And Saturday mornings, West End hosts a big market.It was insanely crowded, most likely because it was set up in a very narrow place. But it was full of variety, with veggies, nuts, breads, meat and fish (ew), clothing, second-hand stuff, and food vendors. One of the vendors, called Why Kill a Moo Cow, sell vegetarian and vegan junk food like dagwood dogs (after 10 am) and 'No Bull Pies'. This was my first proper Aussie pie experience, and the crust was beautifully flaky but the filling was a bit sparse. It was yummy, but there was a big space between the top of the filling and the top crust.
South Bank and the City
Since the river runs straight through the middle of Brisbane, the two most urban suburbs are connected by bridges and ferries. Wednesday morning saw me in the city to look through an old exhibition on protest by The Museum of Brisbane. Then I walked across the river to the Brisbane Cultural Centre (library, theatre, etc)... where I luckily found an art exhibit on protest posters from the 1970s to the 1990s. South Bank also had some cool artwork on a bridge...For a while one afternoon, I simply sat by the river, wrote up notes from my full-on day, and watched people walk by. It was lovely.
Then I wandered along the South Bank park area, and found this cool little pagoda.
Then it was back across to the city to have dinner at Govinda's, a hare krishna restaurant. For $10, it was all-you-can eat vegetarian. They change their menu each night of the week, so I feasted on rice, dhal, chickpea curry, pakoras and chutney, and green salad. And with the buffet comes free ginger-mint juice or tea or something, which was SO GOOD. The food was pretty good, and it left me feeling satisfied and healthy. The atmosphere wasn't what I expected--it was less yoga-studio and more uni-dining-hall.

Recap
Not a suburb, but the end of this post. I learned (or was reminded of) many things during my trip. For one thing, I am not a city girl. The masses of suited men and women talking on mobiles and running to catch buses and trains really didn't make me feel at home. I prefer my slow life in the tropics. Another thing I realised is that, compared to the tropics, Brisbane is FREEZING. I had to buy an extra sweater from an op-shop because I was so chilly. I was reminded of the fact that I'm a bad food photo taker--I usually didn't think to, or didn't feel comfortable taking out my camera in restaurants. I learned that I'm glad I don't have vegan and vegetarian restaurants and cafes near me, because otherwise I would spend way too much money! And mostly, although I really had a fun time, I was so glad to come back home to my man and my kitteh.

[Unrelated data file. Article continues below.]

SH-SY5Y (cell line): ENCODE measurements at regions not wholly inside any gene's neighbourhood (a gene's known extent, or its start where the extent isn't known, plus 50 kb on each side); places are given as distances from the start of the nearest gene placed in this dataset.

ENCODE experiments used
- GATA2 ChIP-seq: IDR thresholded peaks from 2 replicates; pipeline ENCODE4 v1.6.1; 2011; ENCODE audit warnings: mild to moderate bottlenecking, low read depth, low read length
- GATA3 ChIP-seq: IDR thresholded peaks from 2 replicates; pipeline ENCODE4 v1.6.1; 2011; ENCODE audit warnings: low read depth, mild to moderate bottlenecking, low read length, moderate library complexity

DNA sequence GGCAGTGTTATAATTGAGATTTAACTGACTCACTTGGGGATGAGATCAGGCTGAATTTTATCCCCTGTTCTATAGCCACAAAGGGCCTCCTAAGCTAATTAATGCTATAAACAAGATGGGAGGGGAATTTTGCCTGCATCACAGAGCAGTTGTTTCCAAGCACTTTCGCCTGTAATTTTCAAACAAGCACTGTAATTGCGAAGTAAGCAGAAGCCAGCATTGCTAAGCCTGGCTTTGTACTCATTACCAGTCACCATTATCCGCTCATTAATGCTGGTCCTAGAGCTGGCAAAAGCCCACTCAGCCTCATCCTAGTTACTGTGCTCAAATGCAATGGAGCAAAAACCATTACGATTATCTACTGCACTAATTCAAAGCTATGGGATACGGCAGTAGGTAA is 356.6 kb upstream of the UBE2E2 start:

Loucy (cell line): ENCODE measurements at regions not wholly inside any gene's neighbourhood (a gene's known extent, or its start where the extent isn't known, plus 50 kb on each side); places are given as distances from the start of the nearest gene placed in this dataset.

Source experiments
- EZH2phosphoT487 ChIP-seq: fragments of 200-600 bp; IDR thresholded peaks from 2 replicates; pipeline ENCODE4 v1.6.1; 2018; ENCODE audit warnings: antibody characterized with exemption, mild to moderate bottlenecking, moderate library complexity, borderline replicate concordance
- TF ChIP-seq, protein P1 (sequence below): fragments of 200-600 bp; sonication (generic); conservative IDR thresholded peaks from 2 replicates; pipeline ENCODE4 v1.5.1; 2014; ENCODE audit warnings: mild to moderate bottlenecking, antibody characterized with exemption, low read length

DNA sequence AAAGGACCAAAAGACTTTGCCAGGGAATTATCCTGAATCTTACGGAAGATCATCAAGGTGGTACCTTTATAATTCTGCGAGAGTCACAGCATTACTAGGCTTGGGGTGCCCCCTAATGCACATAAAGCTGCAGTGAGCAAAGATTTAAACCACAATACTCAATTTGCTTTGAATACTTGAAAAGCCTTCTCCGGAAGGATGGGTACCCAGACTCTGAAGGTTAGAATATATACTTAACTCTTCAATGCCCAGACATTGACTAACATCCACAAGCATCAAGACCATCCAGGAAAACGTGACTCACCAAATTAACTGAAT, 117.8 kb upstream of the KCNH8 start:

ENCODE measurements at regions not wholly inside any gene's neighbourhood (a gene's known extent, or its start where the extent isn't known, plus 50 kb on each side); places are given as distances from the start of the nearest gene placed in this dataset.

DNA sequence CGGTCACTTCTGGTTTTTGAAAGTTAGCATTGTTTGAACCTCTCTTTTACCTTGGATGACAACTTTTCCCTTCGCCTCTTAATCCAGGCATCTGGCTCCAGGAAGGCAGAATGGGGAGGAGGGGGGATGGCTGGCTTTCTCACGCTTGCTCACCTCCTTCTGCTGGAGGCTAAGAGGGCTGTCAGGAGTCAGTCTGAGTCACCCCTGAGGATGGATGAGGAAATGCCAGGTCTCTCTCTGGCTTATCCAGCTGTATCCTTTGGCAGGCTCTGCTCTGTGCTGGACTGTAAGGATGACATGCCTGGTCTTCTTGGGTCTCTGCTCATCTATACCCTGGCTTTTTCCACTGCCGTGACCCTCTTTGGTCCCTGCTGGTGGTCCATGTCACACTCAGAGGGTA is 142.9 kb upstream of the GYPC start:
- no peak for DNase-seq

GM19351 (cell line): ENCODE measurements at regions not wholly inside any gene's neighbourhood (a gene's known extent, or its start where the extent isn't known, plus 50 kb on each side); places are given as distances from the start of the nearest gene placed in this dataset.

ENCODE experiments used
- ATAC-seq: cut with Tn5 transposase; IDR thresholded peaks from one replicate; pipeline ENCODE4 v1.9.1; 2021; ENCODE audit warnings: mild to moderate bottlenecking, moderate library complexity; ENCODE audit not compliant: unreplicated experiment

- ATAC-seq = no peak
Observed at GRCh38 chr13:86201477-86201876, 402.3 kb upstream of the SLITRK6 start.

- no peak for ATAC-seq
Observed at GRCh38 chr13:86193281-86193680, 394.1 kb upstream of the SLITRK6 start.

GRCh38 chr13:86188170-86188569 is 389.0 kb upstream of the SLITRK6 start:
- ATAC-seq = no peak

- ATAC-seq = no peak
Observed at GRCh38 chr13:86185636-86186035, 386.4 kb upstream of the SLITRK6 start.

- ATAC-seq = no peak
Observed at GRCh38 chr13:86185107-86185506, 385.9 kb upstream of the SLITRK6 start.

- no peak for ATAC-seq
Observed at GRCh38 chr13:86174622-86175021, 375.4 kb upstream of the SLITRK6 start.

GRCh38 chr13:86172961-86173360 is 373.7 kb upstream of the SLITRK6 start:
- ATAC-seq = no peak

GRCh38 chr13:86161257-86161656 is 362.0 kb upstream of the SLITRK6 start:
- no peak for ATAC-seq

13 comments:

VeggieGirl said...

wow, such a gorgeous location!! looks like you had a wonderful time, ate delicious food; oh and Pat is too cute :0)

Amy said...

I'm glad you had fun - it was good to meet you too! Mmmmm fake BBQ Pork Buns.......

textual bulldog said...

I'd love to go to Australia, so I loved reading this post... virtual turist! And I know what you mean about Hari Krishna places... I have had really good luck with them being lovely and restaurant-like (Peru), or bad luck with them being more cafeteria-like (every one I've been to in the States is like this). For a while in high school, my friend had a crush on a Hari Krishna monk so we would go to the temple on Friday nights for veg dinner and dancing/worship. This was in San Diego, and you sat on the floor and they served you out of big white buckets. That was pretty fun :)

Bianca said...

What's Neatloaf? Sounds interesting. The sammich definitely looks tasty!

ChocolateCoveredVegan said...

Thank you SOO much for letting me know the link didn't work! I fixed it :o)
http://howtogainweightonavegandiet.blogspot.com/2007/09/easy-meals.html

I was *going to* comment that the cookie looked delicious... until I read that it was rock-hard. I'm with you-- I love chewy cookies, or soft cookies. My dad likes 'em crispy and a bit burnt, which I can never understand.

Alec said...

Looks like a great trip! (Mostly) great food and sounds like you got some good research in as well. It is interesting that Brisbane is so much colder than Queensland. I guess I'm just ignorant and think of all of Australia as really hot! I have to comment that I noticed you spelled color as colour. Are you taking on Aussie spellings now that you are a tropical vegan and not a NY vegan? ;)

Sam said...

Wow. It's so cool that you go to experience all that knowledge, food, and culture. I'm jealous!

monkeybaker said...

What a lovely trip! I'll have to agree with you on the cookie thing - cookies were meant to be chewy.

Vegan_Noodle said...

Sounds like a fun trip, though lots of work! I totally agree about not liking crunchy cookies. And mock beef, too weird. Oh someday I must make it out there to Australia...

Liz² said...

I loved reading your account of the trip, especially for some reason that part where you mentioned eating trail mix and drinking black teas in the archives. I guess I know what that's like. And I agree with you on the vegan restaurant/shop thing - I'd just be tempted if they were around!

pleasantly plump vegan said...

sounds like a busy and fun little trip! that sandwich looks pretty darn good (it does look good and messy).

the little one said...

You were a busy woman! Glad to hear about all the food. Hope the work went as well! ;)

Veggie said...

What a great trip! It was fun reading about Brisbane.